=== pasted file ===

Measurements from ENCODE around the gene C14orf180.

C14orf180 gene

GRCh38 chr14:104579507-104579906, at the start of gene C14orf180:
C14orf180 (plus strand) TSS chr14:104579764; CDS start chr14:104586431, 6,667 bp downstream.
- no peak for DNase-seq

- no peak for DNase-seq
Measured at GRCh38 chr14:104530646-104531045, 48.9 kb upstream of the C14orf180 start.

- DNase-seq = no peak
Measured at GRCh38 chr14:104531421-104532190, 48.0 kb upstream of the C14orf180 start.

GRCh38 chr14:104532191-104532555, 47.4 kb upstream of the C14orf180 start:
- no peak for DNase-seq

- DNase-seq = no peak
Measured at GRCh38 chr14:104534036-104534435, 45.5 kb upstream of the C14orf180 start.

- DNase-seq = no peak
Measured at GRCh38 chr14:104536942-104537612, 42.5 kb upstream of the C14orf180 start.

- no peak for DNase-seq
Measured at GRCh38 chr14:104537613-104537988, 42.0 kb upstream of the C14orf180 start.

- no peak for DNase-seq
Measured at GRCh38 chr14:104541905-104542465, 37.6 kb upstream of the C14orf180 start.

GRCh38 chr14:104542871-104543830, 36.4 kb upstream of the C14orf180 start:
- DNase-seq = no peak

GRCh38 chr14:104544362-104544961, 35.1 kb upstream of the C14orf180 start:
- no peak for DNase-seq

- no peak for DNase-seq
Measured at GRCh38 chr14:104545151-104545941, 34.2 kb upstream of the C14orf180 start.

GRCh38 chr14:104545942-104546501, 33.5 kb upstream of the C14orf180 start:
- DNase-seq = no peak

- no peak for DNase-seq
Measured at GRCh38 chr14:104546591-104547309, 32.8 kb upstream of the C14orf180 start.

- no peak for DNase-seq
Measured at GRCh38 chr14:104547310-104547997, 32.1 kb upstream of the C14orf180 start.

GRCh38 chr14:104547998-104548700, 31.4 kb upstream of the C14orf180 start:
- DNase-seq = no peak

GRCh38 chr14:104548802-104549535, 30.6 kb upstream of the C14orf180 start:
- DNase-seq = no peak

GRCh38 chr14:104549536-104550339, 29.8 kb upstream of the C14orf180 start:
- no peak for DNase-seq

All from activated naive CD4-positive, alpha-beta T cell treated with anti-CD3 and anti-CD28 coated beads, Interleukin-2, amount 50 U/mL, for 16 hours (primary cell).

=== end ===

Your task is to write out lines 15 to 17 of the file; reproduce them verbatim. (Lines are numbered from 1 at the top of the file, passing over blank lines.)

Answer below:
Measured at GRCh38 chr14:104536942-104537612, 42.5 kb upstream of the C14orf180 start.

- no peak for DNase-seq
Measured at GRCh38 chr14:104537613-104537988, 42.0 kb upstream of the C14orf180 start.